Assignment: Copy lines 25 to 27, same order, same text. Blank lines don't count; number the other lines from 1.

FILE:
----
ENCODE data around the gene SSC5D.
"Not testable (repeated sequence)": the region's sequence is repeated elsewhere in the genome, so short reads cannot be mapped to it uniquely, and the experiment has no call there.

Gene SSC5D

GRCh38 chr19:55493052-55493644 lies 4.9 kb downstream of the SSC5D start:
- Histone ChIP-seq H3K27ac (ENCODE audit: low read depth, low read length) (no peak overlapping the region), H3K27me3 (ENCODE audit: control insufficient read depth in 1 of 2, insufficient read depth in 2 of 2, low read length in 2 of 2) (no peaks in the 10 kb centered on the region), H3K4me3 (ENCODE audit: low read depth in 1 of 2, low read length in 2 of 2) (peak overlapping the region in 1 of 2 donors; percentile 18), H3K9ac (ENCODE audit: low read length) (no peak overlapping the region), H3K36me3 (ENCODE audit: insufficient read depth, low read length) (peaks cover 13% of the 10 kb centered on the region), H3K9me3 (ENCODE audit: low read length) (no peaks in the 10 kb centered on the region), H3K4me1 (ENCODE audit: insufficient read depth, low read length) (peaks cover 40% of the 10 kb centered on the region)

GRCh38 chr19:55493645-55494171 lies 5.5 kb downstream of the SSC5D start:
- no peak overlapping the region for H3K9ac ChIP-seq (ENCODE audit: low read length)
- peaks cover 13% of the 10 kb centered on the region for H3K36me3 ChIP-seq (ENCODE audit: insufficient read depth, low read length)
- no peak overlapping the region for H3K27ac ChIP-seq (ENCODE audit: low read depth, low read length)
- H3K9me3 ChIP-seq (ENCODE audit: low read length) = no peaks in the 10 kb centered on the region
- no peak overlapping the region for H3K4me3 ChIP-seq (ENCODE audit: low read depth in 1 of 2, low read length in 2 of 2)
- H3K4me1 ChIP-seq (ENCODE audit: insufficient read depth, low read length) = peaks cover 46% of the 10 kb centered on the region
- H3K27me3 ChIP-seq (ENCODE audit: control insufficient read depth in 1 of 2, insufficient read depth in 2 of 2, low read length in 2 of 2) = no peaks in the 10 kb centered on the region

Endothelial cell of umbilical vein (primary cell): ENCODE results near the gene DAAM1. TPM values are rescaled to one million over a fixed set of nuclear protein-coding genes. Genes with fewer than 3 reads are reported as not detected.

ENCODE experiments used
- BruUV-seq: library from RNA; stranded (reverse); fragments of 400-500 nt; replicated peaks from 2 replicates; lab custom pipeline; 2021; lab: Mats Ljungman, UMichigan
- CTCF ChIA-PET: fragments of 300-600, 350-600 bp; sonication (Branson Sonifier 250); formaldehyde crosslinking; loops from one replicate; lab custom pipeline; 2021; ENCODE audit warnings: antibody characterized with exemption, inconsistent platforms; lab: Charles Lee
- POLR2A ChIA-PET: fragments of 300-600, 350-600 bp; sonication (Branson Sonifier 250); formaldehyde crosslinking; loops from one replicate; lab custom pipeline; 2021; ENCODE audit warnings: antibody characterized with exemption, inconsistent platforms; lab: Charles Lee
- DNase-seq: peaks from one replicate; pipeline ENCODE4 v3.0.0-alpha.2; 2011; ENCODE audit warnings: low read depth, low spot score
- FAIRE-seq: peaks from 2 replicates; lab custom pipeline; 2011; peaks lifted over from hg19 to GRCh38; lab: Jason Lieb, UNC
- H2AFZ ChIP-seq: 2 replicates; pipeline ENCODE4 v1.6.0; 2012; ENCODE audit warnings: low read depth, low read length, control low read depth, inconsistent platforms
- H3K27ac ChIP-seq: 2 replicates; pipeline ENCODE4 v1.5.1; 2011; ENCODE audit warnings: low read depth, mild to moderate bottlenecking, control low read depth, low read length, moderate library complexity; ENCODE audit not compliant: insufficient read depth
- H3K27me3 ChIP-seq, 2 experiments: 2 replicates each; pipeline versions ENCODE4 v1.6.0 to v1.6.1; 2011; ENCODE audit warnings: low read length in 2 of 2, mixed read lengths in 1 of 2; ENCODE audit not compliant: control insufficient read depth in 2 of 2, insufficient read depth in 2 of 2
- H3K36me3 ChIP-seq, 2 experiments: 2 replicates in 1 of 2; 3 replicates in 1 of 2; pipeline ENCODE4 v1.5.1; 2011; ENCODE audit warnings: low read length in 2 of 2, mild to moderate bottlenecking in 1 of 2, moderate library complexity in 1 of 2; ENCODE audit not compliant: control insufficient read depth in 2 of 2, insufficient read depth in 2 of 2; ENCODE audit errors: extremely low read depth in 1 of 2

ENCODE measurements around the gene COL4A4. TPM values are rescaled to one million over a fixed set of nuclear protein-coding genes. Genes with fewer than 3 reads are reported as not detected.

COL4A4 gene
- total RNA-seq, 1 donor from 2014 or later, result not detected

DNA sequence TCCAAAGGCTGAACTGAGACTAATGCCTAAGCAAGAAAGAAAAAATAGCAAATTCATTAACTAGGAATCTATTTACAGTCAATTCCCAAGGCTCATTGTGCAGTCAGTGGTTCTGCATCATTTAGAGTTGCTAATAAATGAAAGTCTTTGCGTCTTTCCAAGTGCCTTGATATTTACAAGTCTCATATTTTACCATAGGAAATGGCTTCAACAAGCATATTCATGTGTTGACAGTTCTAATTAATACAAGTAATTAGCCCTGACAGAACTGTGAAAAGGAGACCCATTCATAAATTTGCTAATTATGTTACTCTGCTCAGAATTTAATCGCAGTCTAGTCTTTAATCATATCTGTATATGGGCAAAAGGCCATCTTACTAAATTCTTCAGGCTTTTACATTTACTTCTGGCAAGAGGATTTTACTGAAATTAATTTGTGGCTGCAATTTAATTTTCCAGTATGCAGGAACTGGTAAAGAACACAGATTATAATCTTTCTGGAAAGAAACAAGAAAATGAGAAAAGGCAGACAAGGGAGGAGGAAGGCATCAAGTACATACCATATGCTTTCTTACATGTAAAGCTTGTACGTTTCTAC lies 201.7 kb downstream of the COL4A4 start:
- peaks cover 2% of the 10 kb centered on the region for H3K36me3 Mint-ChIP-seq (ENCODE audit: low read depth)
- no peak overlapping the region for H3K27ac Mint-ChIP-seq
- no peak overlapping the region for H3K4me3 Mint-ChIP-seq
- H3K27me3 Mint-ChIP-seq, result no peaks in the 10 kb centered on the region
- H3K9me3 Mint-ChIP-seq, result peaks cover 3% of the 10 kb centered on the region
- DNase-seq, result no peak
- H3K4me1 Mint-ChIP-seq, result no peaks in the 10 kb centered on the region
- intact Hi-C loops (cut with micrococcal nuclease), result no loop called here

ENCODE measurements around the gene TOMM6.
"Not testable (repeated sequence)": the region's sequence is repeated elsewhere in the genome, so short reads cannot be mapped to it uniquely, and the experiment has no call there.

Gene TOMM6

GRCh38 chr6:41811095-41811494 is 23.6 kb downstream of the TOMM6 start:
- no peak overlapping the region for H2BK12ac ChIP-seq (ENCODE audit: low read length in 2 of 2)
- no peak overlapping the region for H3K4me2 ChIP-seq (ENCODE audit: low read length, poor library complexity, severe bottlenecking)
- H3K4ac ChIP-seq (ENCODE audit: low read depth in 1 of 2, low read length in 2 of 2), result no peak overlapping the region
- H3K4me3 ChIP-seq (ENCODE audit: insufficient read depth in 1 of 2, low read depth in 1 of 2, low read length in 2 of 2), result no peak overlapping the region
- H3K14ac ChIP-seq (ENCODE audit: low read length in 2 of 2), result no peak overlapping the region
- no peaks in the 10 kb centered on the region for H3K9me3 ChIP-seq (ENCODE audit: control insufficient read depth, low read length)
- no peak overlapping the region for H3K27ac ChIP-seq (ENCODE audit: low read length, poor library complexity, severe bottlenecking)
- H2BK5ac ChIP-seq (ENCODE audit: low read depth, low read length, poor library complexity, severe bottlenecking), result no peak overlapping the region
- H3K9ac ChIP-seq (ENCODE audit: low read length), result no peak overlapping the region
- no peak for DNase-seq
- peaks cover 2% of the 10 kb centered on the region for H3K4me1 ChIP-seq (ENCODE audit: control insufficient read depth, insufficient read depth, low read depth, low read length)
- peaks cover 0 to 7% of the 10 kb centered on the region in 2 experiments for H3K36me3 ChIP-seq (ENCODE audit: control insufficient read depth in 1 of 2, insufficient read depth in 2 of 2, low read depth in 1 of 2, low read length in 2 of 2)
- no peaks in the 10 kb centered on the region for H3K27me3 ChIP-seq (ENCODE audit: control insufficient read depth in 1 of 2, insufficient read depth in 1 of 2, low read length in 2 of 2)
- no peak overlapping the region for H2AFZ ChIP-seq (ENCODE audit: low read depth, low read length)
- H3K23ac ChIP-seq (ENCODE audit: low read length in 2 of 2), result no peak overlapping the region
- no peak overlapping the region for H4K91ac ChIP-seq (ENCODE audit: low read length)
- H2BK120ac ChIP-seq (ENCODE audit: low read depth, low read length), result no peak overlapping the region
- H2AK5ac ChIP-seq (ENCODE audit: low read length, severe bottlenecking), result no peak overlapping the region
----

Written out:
ENCODE measurements around the gene COL4A4. TPM values are rescaled to one million over a fixed set of nuclear protein-coding genes. Genes with fewer than 3 reads are reported as not detected.

COL4A4 gene
- total RNA-seq, 1 donor from 2014 or later, result not detected